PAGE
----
Louisiana's "Middle Class" Tax Cut?


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The Louisiana Senate has approved a bill that would undo part of the "Stelly" income tax reforms of 2002. The bill would gradually re-introduce a provision allowing Louisianans who itemize their federal income taxes to claim some itemized deductions on their state tax forms.

Marsha Shuler covers the story in today's Advocate. Regarding the question of how many Louisianans would benefit from this tax change, she makes the point a bit subtly:
SB66 would phase in itemized personal deductions at 57.5 percent beginning this year -- at a $157 million state cost -- and it would reach 100 percent in 2009-2010. About one-fourth of Louisiana's income tax filers itemize.
The omitted point-- that 75% of Louisianans would get nothing at all from this plan--may be obvious to some, but not to many.

And the omission becomes more glaring later on in the story, when Senator James Cain makes a very different assertion about who would benefit from this plan:
Cain noted that a group of teachers were in the Senate chamber opposing the move. "That's what hurts me the most," Cain said. He said many in their number are being hurt by the Stelly income tax. "It hurts the middle class," he said.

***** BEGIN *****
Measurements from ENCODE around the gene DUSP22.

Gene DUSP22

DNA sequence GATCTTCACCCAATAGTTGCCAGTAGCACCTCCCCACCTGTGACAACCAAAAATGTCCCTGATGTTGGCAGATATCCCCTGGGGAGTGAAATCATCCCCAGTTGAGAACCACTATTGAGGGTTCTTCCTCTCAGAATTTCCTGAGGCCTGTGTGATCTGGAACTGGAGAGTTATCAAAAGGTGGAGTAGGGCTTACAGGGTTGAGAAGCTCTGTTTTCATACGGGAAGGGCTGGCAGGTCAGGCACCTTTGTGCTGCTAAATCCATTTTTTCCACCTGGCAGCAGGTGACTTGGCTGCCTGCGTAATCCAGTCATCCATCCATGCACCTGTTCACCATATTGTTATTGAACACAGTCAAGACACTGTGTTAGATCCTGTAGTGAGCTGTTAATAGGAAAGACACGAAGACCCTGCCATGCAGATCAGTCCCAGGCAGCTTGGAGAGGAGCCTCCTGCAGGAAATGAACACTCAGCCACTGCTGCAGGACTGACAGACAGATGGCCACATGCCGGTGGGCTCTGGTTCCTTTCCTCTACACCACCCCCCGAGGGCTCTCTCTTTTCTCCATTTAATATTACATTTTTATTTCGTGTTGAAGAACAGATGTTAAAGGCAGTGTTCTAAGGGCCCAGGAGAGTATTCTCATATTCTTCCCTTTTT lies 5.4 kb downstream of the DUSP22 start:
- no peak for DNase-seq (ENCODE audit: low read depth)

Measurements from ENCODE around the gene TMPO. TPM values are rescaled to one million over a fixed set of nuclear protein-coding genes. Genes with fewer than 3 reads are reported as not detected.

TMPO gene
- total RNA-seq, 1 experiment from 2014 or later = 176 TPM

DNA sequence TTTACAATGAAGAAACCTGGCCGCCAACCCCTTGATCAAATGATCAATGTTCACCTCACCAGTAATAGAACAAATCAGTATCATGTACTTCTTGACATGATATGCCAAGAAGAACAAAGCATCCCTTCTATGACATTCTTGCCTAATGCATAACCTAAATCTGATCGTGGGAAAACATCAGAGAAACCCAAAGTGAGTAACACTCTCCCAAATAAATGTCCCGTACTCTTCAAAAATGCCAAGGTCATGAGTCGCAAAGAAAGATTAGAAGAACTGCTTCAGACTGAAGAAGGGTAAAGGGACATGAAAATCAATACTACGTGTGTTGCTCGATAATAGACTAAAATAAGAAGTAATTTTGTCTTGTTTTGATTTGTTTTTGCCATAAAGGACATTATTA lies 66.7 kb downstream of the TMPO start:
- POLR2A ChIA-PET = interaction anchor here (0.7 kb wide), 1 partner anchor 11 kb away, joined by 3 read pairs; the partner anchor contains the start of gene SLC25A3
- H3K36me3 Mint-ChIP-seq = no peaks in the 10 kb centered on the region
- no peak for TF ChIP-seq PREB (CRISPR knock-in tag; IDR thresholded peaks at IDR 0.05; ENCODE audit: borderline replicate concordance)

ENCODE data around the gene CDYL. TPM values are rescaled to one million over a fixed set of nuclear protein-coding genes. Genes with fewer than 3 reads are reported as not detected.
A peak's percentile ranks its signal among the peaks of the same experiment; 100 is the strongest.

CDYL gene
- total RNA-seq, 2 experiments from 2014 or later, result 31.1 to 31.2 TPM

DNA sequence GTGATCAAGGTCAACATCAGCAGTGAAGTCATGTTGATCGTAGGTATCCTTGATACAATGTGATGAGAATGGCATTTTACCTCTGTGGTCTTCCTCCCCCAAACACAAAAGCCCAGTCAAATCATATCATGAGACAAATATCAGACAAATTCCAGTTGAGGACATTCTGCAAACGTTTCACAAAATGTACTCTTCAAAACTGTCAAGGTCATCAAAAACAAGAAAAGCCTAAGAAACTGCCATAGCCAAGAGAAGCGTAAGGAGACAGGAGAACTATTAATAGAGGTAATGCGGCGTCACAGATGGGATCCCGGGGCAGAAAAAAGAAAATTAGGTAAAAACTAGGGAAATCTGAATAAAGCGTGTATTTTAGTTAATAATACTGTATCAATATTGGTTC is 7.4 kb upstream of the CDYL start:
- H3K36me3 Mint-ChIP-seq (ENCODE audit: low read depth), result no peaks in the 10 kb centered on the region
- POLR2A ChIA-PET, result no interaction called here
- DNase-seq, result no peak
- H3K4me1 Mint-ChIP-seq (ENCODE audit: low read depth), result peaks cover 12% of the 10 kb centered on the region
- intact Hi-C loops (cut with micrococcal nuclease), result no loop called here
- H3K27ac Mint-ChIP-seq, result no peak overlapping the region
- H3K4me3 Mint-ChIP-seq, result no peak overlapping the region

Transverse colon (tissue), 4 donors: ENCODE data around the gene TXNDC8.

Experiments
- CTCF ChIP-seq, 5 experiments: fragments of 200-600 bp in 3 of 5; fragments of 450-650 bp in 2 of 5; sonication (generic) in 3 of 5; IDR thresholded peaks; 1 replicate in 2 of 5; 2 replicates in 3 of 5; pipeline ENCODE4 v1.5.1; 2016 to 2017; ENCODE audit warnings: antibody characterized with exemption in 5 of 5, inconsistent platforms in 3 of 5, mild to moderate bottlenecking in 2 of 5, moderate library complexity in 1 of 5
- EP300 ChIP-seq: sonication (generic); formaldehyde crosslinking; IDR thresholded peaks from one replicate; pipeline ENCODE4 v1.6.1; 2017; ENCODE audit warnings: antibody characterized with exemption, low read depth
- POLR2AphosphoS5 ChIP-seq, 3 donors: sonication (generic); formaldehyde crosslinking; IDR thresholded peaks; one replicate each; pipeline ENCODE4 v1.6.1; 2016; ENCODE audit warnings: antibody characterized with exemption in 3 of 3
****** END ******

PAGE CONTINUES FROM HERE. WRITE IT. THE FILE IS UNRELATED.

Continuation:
The disjunction between what Cain says and what the data tell us is there if you want to look for it, but it would have been nice to see Shuler connect the dots a bit more.

An equally interesting argument from Cain is that Louisiana should re-introduce itemized deductions simply because most other states allow them.
"Only seven states in America do what we do. We are the only state in the South doing it," Cain said.
The fact of the matter is that plenty of tax policy types think federal itemized deductions (at least some of them) are just bad tax policy, providing expensive and poorly targeted subsidies for homeownership, charitable giving and other "good" behaviors. The President's tax reform commission (remember them) recommended modifying or repealing most of them a while back. And you can make a pretty good case that the states that have gotten rid of these deductions (like Louisiana) or that never had them (like, say, Illinois) are the ones that have the right idea.

No one like to stick out, and one hears this argument being used to sway state lawmakers all the time. But being different doesn't always have to be bad.

For more on Louisiana's developing tax debate, check out the Louisiana Tax Blog.
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